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Christians targeted in Burkino Faso attacks

17 May 2019

Six people, including a priest, were murdered in an attack on a church


Tributes are paid to two special-forces soldiers who were killed during raids to free hostages in Burkina Faso, last week

Tributes are paid to two special-forces soldiers who were killed during raids to free hostages in Burkina Faso, last week

SIX people including a priest were gunned down in an attack on a church in Burkina Faso during a celebration of mass last weekend. The church and other buildings were looted and burned.

It is the third attack on a church in the country in recent weeks, during an upsurge in violence linked to a number of Islamist groups, including those affiliated to the Islamic State group.

Christian Aid’s regional emergency manager in Burkina Faso, Paul Ilboudo, said that the latest attacks have all targeted Christians. He said there had also been a fourth attack, on Monday this week, in which four Roman Catholics were killed during a procession.

He said that schools and health centres have closed because of the violence, and the continuing insecurity and lack of funding were hampering the humanitarian response.

The United Nations secretary-general, António Guterres, urged “all citizens of Burkina Faso to stand firmly with one another across communities and not to succumb to efforts to sow discord and breed further violence”.

The attack occured just days after the UN warned of an “unprecedented” rise in armed violence across the Sahel region, which includes Burkina Faso, Mali, and Niger, that risks spilling out into other West African counties.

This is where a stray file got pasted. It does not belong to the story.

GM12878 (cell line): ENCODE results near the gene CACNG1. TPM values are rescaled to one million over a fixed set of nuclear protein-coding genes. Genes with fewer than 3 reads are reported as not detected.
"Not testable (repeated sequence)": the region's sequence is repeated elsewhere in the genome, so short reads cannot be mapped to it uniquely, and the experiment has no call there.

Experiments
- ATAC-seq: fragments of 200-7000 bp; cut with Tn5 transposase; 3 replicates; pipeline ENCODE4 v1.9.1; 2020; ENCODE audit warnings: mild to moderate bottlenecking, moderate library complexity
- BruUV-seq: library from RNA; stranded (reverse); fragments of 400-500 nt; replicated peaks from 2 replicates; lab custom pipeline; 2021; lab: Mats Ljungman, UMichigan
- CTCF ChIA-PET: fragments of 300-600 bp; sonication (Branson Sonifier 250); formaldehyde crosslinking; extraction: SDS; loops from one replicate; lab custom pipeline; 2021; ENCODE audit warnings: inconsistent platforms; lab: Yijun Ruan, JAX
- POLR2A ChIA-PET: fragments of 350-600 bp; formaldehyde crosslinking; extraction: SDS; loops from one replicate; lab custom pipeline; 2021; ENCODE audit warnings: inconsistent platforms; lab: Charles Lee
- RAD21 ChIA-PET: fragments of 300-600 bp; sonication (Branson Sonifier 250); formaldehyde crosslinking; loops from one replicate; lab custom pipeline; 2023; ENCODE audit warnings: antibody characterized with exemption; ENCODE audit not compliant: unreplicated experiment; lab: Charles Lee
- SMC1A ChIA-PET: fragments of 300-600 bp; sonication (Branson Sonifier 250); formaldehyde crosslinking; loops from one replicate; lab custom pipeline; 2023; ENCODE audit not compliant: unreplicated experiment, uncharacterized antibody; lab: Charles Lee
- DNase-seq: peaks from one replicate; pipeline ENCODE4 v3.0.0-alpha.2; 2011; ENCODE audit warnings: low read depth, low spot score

The UN said that more than 330,000 people had fled their homes owing to ongoing violence in the past 12 months in the region. The latest UN figures suggest that 5.1 million people are in need of humanitarian assistance in Burkina Faso, Mali, and Niger’s western Tahoua and Tillabéri regions.

“We cannot stress enough the urgency of the situation. The future of a whole generation is at stake,” the UN resident co-ordinator for Burkina Faso, Metsi Makhetha, said. He referred to attacks by “ISIS-inspired” armed groups.

“The attacks are increasing, the methods are getting sophisticated; we are seeing more and more targeting of civilians. We need even a concerted effort so that we can really create conditions that will enable the communities to strengthen their traditional community links.”

She warned that community tension “is something that we can ill-afford, and we have to do everything to make sure that the communities are supported because when we don’t, it is also very fertile terrain for recruitment and it is very fertile terrain for increased grievances.”

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